WEFTA engineers work in the southern Mexico state of Chiapas to enhance water supply and sanitation infrastructure.
There are over 959,000 native language speakers over the age of five in Chiapas, Mexico. Chiapas is a region with the largest and most diverse indigenous populations in Mexico. According to government statistics, the state has a poverty rate of about 75%; approximately 47% live in extreme poverty. It is the poorest state in Mexico. The poverty in Chiapas has its origins in what Pope Francis called the “systemic and organized” exclusion of the indigenous communities from Mexican society.
High rates of poverty translate to low levels of access to basic resources in Chiapas, such as adequate clean water and sanitation; approximately 25% of the population has neither.
Since 2009, WEFTA engineers have been working with rural communities in the southern state of Chiapas making upgrades and repairs to water systems, constructing new gravity-fed water systems which include spring catchment structures, water storage tanks along with all related distribution lines, and design and construction of residential latrines.
All our volunteers in Chiapas work closely with a local architect of Dutch descent, Kees Grootenboer, who time and again has shown a commitment to seeing through each project WEFTA has been involved in over the years.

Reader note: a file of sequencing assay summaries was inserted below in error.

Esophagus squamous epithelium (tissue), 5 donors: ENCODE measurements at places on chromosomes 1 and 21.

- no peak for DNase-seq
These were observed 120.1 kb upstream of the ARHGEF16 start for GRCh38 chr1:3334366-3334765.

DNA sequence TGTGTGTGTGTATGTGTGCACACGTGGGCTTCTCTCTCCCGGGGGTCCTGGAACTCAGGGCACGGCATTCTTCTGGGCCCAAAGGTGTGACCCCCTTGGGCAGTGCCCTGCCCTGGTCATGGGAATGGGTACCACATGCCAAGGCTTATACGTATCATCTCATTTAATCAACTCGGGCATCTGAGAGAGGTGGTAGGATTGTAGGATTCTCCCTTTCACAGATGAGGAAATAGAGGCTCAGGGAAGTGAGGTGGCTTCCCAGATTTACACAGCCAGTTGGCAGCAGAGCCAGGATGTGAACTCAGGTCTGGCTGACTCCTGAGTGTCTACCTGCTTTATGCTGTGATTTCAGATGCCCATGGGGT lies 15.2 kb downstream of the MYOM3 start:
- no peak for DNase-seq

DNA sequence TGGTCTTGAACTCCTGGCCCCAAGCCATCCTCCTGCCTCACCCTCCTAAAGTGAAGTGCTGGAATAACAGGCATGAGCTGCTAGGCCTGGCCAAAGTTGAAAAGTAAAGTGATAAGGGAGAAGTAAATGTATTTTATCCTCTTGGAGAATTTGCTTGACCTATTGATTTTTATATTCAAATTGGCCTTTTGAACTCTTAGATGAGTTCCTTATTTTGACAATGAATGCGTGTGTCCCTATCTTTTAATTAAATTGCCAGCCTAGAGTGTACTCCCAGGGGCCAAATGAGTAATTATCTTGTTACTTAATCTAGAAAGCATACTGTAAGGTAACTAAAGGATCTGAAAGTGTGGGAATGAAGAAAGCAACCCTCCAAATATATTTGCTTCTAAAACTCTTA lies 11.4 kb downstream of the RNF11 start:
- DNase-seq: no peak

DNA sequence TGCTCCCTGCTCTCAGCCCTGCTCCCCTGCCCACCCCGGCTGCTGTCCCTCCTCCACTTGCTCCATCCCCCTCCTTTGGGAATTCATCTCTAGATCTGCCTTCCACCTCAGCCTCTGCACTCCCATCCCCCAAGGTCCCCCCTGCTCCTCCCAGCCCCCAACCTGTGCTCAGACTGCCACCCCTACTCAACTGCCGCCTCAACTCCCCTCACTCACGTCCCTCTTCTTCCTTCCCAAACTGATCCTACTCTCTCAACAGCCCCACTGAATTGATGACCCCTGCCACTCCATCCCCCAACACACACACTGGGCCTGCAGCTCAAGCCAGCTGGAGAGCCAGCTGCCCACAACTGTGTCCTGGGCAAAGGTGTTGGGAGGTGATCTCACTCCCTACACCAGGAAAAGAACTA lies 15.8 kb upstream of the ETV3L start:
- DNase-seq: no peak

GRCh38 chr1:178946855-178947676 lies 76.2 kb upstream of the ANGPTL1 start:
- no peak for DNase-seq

Every time we send a crew on a trip to either help or assess a community, we ask our volunteers to write a Trip Report that details the trip through their eyes. These reports provide not only a first-hand perspective on our efforts to help communities, but also a glimpse of what it is like to be a WEFTA volunteer.
Capital: Mexico City
Capital of Chiapas: Tuxtla Gutierrez
Area: 1,964,375 sq. km.
Area of Chiapas: 74,211 sq. km.
Population: 128,649,565 (July 2020)
Population of Chiapas: 5,228,711
Languages: Spanish, Tzeltal, Tzotzil, and other native languages
Regions: Pacific coast plains, Sierra Madre Mountains (northwest to the southeast), central highlands, Northern Mountains, Eastern Mountains, rainforest areas.
Water & Health
Since 2002, WEFTA has been connecting donors, engineers, and communities in Latin America and Africa, all with the common goal of ensuring access to clean drinking water for everyone.
Sanitation & Environment
WEFTA engineers help facilitate community dialog leading to solutions for inadequate sewage treatment, and its environmental impacts.
Development & Sustainability
WEFTA volunteers work with the communities we partner with to develop the local skills needed to maintain and manage the water and wastewater systems constructed.